Valley Bounty: Building community, year-round: Holyoke Farmers Market is a source of positivity and local fare

Alexis Diaz DeJesus manages the Holyoke Farmers Market and  mentors Holyoke youth.

Alexis Diaz DeJesus manages the Holyoke Farmers Market and mentors Holyoke youth. CONTRIBUTED photo

The War Memorial Building at 310 Appleton St. houses the Holyoke Winter Farmers Market every other Saturday through March from 10 a.m. to 2 p.m.

The War Memorial Building at 310 Appleton St. houses the Holyoke Winter Farmers Market every other Saturday through March from 10 a.m. to 2 p.m. CONTRIBUTED

D & R Farms is the main farm vendor at the Holyoke Winter Farmers Market, bringing produce along with handmade preserves and baked goods.

D & R Farms is the main farm vendor at the Holyoke Winter Farmers Market, bringing produce along with handmade preserves and baked goods. CONTRIBUTED

Livingstone Mycology sells fresh mushrooms and medicinal products at the Holyoke Witner Farmers Market.

Livingstone Mycology sells fresh mushrooms and medicinal products at the Holyoke Witner Farmers Market. CONTRIBUTED

Liv Nu Accessories is one of the local craft vendors selling at the Holyoke Winter Farmers Market.

Liv Nu Accessories is one of the local craft vendors selling at the Holyoke Winter Farmers Market. CONTRIBUTED

By JACOB NELSON

For the Gazette

Published: 03-01-2024 11:50 AM

Modified: 03-06-2024 12:18 PM


‘When I was a kid in Puerto Rico, I always liked going to the roadside markets and farm stands,” says Alexis Diaz DeJesus. “People had their fruit and vegetables all displayed, and you could negotiate prices or even trade for things. Then there were pulgueros, where you could find food but also things like shoes and clothes. They were all over the island.”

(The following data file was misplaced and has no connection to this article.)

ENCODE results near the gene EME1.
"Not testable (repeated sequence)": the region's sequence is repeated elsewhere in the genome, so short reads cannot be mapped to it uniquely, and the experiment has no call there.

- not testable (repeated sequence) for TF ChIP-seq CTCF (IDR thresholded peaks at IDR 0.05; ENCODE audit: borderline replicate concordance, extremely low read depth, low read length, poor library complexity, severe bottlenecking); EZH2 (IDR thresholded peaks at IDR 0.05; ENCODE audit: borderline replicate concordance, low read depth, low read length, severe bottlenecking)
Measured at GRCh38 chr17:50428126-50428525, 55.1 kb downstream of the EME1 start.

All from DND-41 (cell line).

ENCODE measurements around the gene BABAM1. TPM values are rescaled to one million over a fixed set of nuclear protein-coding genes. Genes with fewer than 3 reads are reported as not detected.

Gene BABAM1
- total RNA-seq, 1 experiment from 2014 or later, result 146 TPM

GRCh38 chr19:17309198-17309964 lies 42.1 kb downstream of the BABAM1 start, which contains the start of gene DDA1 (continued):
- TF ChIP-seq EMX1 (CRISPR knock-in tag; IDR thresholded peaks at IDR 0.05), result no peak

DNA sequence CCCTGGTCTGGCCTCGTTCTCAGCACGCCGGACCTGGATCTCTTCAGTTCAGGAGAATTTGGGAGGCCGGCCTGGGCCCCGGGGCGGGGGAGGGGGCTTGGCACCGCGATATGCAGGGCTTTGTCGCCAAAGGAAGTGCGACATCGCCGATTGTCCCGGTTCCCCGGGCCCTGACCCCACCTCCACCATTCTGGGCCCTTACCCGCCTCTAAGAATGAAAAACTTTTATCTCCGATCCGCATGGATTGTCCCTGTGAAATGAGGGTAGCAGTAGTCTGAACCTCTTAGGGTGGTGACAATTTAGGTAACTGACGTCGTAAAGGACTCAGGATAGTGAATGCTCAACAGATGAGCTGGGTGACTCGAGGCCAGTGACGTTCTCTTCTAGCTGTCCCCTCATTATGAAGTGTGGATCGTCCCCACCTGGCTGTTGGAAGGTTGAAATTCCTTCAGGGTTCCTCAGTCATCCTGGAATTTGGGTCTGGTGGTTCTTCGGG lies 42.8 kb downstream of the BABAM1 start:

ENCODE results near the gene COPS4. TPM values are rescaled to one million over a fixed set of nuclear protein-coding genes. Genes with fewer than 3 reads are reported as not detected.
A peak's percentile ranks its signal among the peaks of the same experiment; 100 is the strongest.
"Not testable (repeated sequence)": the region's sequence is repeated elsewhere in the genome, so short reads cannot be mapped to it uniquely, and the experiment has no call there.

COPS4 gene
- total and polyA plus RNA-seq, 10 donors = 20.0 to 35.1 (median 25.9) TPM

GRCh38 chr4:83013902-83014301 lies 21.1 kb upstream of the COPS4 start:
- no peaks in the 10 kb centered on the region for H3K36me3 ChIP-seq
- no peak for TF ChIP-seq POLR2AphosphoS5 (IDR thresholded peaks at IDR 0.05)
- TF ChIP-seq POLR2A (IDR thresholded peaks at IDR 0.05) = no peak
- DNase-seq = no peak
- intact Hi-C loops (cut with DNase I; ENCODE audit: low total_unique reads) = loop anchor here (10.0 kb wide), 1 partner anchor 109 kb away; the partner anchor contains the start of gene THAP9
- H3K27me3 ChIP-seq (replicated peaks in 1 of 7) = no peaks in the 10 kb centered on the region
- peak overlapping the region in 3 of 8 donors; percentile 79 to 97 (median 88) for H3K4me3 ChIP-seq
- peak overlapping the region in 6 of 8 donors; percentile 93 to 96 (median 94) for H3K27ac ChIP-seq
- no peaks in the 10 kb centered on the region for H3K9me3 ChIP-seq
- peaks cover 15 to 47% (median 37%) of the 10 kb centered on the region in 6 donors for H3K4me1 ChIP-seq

Diaz DeJesus grew up in Puerto Rico but moved to Massachusetts with his family when he was 3, traveling back and forth from the island for a while before settling in Holyoke. Now 24 years old, he is in his second year of AmeriCorps service supporting and mentoring high school students, first at his alma mater of LightHouse Holyoke, a competency-based, nontraditional private school with public partnerships, and now Holyoke High School.

In 2022, he also took over as manager of the Holyoke Farmers Market, drawn by its potential to open doors for entrepreneurs like him. With the pulgueros of Puerto Rico as a reference point, Diaz DeJesus hopes to expand the market, lifting up local businesses and creating a space where everyone feels welcome to use the resources it offers.

For Diaz DeJesus, organizing an expanding market has coincided with a period of personal growth as well. Entering his mid-20s, he continues looking up to his elders while also becoming a role model himself. He will share some of that personal journey intertwined with the market as a performer in Field Notes, a live storytelling show at the Academy of Music Theatre next Sunday.

The Holyoke Farmers Market runs year-round, overseen by the Greater Holyoke Chamber. The winter market happens December through March, every other Saturday from 10 a.m. to 2 p.m. in the Holyoke War Memorial Building at 310 Appleton St. This month, market dates are next, Saturday, March 9, and March 23. Details on this summer’s markets are still to come, but they will likely be weekly with an expanded lineup of vendors.

“The winter market vibe is pretty chill,” says Diaz DeJesus. “The lighting isn’t great, but the people definitely are great.”

Tables are covered in vendors’ wares, from groceries to sweet treats, crafts and clothing. “D &R Farms in Hampden is our main farm vendor,” he says. “Livingstone Mycology comes once a month — they sell mushrooms and tinctures made from mushrooms. Tempest Temptations makes cheesecake. And then there’s Mama V’s Munchies, who makes different kinds of empanadas — chicken, beef, seafood and vegan.”